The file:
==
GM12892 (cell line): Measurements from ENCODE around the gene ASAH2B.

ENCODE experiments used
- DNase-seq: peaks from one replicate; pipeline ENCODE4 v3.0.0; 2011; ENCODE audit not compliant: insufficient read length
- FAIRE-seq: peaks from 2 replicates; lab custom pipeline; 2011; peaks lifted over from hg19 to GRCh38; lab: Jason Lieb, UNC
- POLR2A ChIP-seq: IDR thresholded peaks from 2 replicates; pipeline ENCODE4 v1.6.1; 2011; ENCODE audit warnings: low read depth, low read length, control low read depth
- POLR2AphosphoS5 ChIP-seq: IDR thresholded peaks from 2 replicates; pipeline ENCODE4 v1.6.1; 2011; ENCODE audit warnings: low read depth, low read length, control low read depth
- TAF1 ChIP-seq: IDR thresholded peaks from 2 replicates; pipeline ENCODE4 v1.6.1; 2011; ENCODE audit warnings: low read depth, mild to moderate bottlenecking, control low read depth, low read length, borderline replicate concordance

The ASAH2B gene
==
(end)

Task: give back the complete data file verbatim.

GM12892 (cell line): Measurements from ENCODE around the gene ASAH2B.

ENCODE experiments used
- DNase-seq: peaks from one replicate; pipeline ENCODE4 v3.0.0; 2011; ENCODE audit not compliant: insufficient read length
- FAIRE-seq: peaks from 2 replicates; lab custom pipeline; 2011; peaks lifted over from hg19 to GRCh38; lab: Jason Lieb, UNC
- POLR2A ChIP-seq: IDR thresholded peaks from 2 replicates; pipeline ENCODE4 v1.6.1; 2011; ENCODE audit warnings: low read depth, low read length, control low read depth
- POLR2AphosphoS5 ChIP-seq: IDR thresholded peaks from 2 replicates; pipeline ENCODE4 v1.6.1; 2011; ENCODE audit warnings: low read depth, low read length, control low read depth
- TAF1 ChIP-seq: IDR thresholded peaks from 2 replicates; pipeline ENCODE4 v1.6.1; 2011; ENCODE audit warnings: low read depth, mild to moderate bottlenecking, control low read depth, low read length, borderline replicate concordance

The ASAH2B gene